My favorite was the balloon popper, when Jack was about 5. Pulleys and buckets and tracks set off reaction after reaction until, at the very end, a sharpened pencil would dip down and pop a red balloon. The idea! The excitement! Every single action and reaction had to be perfect in order for this to happen. I remember standing there, video camera in hand, as each object set in motion the next and the next and the next. The balloon looked doomed for sure! But in the last second, as the pencil spun toward the taut balloon…nothing. The point was not quite sharp enough to pierce the balloon.
I’ve been writing about our lives. Jack’s life, and thinking of the chain of events leading up to his death. Not ruminating, but trying to understand and lay things out. It truly is amazing how one thing led to another and at any point, at the the smallest of junctures, the momentum of that day would have been diverted and it would have had a very different ending.If the power company had trimmed the trees along the road that week, instead of just one week later, and the electricity had stayed on. If I had said to the kids, “You need to stay inside.” If our neighbors had considered the creek in their backyard to be hazardous. If Tim had made it home at his usual time. If the weather had been windy and cold instead of balmy and intoxicating. If I had gotten to the creek 10 seconds sooner. If. If. If. You can take this way back. If we had not wanted a bigger house 9 years before. If I had been brave enough to move out of state when the kids were small.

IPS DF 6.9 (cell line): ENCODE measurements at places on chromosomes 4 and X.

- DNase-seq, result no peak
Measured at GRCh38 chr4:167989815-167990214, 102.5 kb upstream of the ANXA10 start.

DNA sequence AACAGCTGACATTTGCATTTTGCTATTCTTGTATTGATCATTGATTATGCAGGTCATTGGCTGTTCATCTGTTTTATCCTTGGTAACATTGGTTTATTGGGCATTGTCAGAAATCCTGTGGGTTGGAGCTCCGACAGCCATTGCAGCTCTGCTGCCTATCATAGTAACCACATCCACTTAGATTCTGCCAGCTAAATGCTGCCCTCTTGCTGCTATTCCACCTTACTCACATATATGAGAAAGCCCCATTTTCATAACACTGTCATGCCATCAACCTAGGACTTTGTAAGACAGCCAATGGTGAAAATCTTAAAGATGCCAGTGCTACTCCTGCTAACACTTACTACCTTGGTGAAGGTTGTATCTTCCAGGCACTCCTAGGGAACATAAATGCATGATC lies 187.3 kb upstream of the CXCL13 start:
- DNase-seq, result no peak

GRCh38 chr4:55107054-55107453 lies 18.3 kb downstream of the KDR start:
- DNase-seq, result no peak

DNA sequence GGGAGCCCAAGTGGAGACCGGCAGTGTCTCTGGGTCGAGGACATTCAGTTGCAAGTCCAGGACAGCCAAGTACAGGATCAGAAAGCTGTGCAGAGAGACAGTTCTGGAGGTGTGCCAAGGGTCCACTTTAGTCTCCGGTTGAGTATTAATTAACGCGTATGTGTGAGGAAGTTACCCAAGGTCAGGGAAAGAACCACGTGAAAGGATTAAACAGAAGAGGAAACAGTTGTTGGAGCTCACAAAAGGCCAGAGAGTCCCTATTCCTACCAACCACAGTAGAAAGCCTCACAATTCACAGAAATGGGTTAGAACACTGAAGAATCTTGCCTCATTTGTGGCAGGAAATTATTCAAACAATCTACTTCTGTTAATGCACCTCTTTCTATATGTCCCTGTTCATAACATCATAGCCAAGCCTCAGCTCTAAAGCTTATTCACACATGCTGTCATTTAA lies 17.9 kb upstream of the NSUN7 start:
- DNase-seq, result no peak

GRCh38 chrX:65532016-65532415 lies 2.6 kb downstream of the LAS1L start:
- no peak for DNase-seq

Chain reactions are persnickety things. Every single factor has to be perfectly placed or they fail every time. I find this frustrating, yet interesting.
We can all look at our lives and imagine if one thing had unfolded differently. If Tim hadn't been at a graduate level pool party when he was still an undergrad, we never would have met. If a devastating miscarriage hadn't led to another, different pregnancy you would not have the very baby you are cuddling right now. If a chance conversation had gone a different direction...
If. If. If.
I remember sharing with Jack an intriguing book about how every action counts, "The Butterfly Effect," by Andy Stanley. It's a lot to think about.
Chain reactions. Too much for a Monday morning?
For your viewing pleasuse, here's a short clip of one of Jack's smaller chain reactions. Seeing Margaret at the end is priceless. It's worth it even if Jack is rubbing (not picking!) his nose. Sorry, Jack.